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Surviving a tough economy

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The author, Lisa Bote, at her Wisconsin restaurant Bistro 101

In May, my restaurant, Bistro 101 in Mt. Horeb, WI, turned five. We opened in 2008 just as the economy was starting its downward spiral. At that point, we were too far in not to move forward with the business. So, we charged ahead.      
I operate a small independent restaurant in a small town. We did a lot of things wrong and we did a lot of things right. I was our chef and I cooked good food. I did a lot of table visits, I listened to our guests’ comments and worked a lot of their feedback into our operations. We adapted and kept at it.

We’re located in a town of 7,000 people just west of Madison, WI. We don’t have office buildings that release hundreds or thousands of workers at the end of each day, and without that pool of potential guests streaming into our doors, we were determined to make ourselves a destination restaurant.  

We leveraged an e-mail list that we built, did a lot of local advertising and used word of mouth to build our business. We send out a personalized e-mail each week via Constant Contact that contains details of our weekly features and news about upcoming events, staff birthdays/babies, etc. We have a 30-35 percent open rate on these email which, to me, is amazing. And, I love it when a guest calls me over and says, “Lisa, we came in tonight because you wrote about scallops in the e-mail,” or, “Lisa, we read the email and couldn’t wait to come in.”
Below are some tips on what we did to make our business work in a tough economy. Of course, they’ll work in a more healthy economy as well.
Hours of operation: When we opened, we were open seven days a week from 10 a.m. to midnight. This gave us a lot of down time. After a busy and successful four months, our sales started to suffer so we looked at our hours of operation, staffing and menu. We changed our hours of operation to 4 p.m. to closing five nights a week. This move automatically scaled back our staffing. As for our menu, we opened serving paninis and tapas. Within six months of opening, we added entrees.

Good bar manager: My business partner liked to eat at a nearby restaurant because he enjoyed the service and the experience there. After 12 years, it closed.  So we contacted its bar manager about coming to work for us and he did. He had a huge following of loyal guests, many of whom now eat with us, have company parties with us and celebrate their anniversaries and birthdays with us. He was also instrumental in bringing over handpicked servers and cooks.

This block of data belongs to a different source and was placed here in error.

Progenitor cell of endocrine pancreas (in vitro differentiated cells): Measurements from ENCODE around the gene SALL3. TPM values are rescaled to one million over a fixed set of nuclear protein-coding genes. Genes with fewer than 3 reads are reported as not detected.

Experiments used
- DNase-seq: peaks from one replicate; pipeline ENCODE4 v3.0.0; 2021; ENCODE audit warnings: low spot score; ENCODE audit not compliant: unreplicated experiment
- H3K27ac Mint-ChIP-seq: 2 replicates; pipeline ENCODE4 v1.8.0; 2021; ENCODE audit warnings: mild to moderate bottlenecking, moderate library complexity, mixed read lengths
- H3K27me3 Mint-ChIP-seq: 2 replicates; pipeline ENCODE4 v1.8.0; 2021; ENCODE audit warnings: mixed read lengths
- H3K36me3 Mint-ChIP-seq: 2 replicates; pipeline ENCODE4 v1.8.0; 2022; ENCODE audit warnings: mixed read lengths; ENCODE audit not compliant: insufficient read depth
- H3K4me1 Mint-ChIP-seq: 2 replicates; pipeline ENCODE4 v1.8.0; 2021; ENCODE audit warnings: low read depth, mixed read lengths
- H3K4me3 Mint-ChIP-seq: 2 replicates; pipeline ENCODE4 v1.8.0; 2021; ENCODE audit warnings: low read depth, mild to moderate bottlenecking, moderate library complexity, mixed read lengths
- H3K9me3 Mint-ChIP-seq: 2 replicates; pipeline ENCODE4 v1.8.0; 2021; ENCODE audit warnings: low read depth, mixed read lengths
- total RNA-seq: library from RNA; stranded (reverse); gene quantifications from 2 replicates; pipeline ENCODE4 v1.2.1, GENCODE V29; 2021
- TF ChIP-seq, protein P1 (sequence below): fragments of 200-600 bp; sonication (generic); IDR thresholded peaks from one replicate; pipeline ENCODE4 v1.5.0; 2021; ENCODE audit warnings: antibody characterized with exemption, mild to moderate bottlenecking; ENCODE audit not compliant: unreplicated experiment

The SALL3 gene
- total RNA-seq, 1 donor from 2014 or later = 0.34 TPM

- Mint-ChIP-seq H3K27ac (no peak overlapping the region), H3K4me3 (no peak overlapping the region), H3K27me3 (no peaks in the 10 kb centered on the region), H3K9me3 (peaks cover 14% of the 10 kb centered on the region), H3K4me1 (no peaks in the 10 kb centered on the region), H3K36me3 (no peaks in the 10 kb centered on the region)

Consistent staffing: We have consistent staffing five nights a week. Unless he’s sick or on vacation, my bar manager is here every night we’re open. People come in specifically to see him. Turnover for servers is very low, as is cook turnover.

Procurement: I do the purchasing and am vigilant about what we bring in. I once did the purchasing for Spago in Chicago and learned not to hesitate sending back dead lobsters, moldy lemons or steaks not cut to spec. So-called ‘fresh-cut’ chicken that smelled also gets sent back. We may be small, but I expect fresh, high quality products.  We buy fresh fish instead of frozen, we buy Certified Angus Beef steaks, which cost more than other grades, and we make our own sauces, vinaigrettes, dressings and desserts. We bring in good products and treat them well.

We know our guests: We know them by name, by what they drink, by what they eat, where their kids go to college, etc. They return for our hospitality.
The items above may seem like real basic restaurant dos and don’ts, but I see lots of restaurants where staffing is inconsistent, product quality is iffy and no one knows my name. I don’t return to these restaurants. The restaurant business is a lot of work, but when done right, it can be so rewarding.

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